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Dear Kathe,

My home has been on the market for quite a long time and has not sold. Should I take it off the market and give it a rest so that it doesn’t seem so stale?

The best course of action to take when a home has been on the market for a long time and hasn’t sold depends on why it hasn’t sold to begin with. For example, if you have a very unique home, it may take a long time to find the buyer looking for your unique features. If you take your home off the market, you may miss out on that one buyer seeking a home like yours.

If your home is located in a challenging location, such as next to a perceived detriment, then taking your home off the market may cause you to miss out on the one buyer who doesn’t perceive the neighboring feature as a detriment. If, however, the buying public perceives your price to be too high, then removing it from the market for a rest is highly unlikely to change that perception, unless your “rest” spans several market cycles! The risk with waiting for the market to “catch up” with what you “need” out of your home is that you don’t have a crystal ball –prices could go up or down and you could end up waiting a long time for the same price you could get today.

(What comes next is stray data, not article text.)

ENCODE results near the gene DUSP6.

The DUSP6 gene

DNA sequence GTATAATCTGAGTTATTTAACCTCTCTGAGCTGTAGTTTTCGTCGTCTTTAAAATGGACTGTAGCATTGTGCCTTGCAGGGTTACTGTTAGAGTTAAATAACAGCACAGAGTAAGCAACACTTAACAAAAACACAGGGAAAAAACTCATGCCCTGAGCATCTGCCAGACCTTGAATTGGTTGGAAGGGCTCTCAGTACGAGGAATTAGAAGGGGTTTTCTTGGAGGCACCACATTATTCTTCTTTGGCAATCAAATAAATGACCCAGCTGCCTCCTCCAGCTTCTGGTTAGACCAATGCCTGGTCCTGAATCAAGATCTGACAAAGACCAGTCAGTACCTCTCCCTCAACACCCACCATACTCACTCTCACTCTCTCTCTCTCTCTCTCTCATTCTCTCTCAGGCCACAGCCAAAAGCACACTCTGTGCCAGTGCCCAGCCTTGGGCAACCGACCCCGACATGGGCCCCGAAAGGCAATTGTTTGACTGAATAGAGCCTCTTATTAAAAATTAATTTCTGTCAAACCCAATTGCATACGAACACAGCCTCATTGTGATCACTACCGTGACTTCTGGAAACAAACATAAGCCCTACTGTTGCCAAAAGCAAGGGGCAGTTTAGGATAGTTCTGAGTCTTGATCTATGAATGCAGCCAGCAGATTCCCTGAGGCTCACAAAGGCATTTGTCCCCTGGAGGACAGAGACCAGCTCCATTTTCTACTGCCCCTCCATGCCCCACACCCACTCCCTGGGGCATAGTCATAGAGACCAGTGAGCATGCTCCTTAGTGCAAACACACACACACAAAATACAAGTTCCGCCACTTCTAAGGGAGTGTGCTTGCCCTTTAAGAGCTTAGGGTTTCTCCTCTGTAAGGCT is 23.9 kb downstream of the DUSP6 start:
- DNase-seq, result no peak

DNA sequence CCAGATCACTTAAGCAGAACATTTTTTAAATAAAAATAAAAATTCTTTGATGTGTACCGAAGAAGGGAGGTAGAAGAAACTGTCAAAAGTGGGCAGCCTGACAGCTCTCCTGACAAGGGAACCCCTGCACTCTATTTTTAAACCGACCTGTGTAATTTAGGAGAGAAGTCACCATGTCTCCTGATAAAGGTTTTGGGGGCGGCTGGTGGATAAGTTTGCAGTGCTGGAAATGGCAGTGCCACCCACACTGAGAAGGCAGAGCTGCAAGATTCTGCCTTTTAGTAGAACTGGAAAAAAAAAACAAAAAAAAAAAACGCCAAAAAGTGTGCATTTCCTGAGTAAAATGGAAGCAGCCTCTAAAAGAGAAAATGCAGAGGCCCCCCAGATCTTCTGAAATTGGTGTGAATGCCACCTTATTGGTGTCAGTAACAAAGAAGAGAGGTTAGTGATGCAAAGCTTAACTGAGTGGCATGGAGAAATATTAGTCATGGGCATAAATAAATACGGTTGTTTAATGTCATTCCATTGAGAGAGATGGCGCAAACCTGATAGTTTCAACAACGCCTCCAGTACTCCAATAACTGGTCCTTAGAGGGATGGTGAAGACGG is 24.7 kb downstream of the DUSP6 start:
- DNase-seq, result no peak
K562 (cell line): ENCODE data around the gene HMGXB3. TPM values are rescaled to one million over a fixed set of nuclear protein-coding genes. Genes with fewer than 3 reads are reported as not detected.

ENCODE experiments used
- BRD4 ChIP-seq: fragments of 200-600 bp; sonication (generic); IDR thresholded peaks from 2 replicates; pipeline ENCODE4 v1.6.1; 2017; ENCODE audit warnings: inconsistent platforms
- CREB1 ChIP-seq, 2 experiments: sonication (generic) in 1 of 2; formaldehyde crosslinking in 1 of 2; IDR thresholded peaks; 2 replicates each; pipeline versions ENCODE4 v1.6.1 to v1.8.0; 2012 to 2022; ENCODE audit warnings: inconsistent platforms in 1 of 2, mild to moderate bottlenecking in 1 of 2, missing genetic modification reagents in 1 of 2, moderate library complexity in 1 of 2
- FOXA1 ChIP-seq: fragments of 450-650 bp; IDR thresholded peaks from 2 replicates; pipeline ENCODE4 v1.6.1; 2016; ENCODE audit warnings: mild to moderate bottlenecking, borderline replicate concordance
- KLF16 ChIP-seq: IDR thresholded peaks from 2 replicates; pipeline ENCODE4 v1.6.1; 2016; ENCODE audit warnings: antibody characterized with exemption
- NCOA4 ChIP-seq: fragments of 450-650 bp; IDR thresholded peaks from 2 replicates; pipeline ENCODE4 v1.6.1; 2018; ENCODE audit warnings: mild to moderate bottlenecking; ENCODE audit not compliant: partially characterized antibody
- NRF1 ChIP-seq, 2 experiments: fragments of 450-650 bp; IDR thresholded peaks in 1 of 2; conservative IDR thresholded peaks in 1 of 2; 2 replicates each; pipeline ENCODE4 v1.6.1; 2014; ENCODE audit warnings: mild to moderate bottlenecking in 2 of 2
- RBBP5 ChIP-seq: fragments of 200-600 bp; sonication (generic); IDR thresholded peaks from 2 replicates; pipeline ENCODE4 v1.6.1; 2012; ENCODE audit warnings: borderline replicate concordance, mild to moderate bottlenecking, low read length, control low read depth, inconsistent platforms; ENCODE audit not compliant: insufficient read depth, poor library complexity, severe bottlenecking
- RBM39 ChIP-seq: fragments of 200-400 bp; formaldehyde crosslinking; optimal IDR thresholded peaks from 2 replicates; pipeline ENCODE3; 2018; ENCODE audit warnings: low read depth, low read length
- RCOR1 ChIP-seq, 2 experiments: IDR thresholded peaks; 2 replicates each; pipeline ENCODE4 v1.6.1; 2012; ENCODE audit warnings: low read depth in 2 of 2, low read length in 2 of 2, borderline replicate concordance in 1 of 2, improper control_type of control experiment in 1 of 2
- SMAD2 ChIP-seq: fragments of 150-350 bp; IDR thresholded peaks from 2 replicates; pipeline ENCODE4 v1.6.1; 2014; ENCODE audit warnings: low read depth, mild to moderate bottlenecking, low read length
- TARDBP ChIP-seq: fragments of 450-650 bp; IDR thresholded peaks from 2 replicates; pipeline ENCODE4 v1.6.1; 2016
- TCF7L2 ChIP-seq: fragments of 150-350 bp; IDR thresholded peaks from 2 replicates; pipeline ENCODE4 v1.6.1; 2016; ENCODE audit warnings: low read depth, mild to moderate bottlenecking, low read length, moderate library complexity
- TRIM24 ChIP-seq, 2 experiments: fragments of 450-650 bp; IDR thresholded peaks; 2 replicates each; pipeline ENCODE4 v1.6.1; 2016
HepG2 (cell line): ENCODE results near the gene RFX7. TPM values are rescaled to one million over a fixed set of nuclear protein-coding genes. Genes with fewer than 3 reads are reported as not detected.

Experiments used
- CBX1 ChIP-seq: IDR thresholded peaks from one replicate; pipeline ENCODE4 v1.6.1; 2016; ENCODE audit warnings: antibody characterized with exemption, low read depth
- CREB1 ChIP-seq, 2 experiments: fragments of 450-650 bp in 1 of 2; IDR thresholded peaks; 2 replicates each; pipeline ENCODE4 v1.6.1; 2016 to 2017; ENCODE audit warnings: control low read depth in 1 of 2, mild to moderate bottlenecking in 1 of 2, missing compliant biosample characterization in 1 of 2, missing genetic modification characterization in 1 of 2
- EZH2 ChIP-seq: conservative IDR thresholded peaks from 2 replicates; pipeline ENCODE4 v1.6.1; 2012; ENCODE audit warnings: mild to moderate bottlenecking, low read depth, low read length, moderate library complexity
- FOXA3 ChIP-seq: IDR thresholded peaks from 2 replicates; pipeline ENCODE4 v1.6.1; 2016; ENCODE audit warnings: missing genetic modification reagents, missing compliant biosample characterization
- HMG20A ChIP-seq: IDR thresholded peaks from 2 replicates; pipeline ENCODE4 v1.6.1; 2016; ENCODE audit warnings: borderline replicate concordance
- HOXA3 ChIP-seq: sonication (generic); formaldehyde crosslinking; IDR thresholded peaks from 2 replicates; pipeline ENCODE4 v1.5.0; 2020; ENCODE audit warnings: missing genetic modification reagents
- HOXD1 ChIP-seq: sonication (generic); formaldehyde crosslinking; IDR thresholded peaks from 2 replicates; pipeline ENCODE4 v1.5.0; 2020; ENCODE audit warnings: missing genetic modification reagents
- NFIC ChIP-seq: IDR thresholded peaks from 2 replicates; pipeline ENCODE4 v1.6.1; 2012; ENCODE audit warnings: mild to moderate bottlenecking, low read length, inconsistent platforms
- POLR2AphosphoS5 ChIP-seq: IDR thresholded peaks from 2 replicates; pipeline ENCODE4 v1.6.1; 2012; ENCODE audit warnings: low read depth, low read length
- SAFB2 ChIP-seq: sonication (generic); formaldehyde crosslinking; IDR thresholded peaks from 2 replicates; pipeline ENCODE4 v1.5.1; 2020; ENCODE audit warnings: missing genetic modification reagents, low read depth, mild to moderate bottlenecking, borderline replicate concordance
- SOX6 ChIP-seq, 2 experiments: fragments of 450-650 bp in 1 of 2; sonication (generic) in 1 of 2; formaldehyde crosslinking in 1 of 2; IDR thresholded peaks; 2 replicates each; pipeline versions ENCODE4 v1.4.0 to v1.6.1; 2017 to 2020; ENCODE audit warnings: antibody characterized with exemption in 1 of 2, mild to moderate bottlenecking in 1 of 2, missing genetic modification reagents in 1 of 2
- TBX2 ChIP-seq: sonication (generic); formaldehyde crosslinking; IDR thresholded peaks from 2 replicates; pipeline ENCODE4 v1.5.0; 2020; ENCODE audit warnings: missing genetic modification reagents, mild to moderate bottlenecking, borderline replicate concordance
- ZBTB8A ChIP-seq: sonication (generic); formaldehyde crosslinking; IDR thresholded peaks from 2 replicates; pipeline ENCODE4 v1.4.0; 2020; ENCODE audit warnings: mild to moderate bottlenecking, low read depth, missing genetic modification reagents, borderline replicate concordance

And of course, if your home has not sold because of condition, the passage of time isn’t going to change that and may even make it worse. Consider how large a renovation you are willing to take on in order to get your price. Stripping wallpaper and repainting, for example, might be a good start, but if you have dated kitchens and baths, it’s not going to do much to change the buyer perception of a “dated” home.

In the end, there is rarely a scenario when taking a home off the market for a “rest” ultimately yields a better result for a seller than staying the course. In fact, we have many examples of recent sellers who tried to do just that and have ended up with lower offers than they had just a couple of years ago. So my best advice to you is to reevaluate your home for possible problems that are easy to fix like too much stuff, reevaluate price to make sure it is realistic and in line with recent sales (consider an appraisal to be sure), stay the course and then work with the offer that you do get.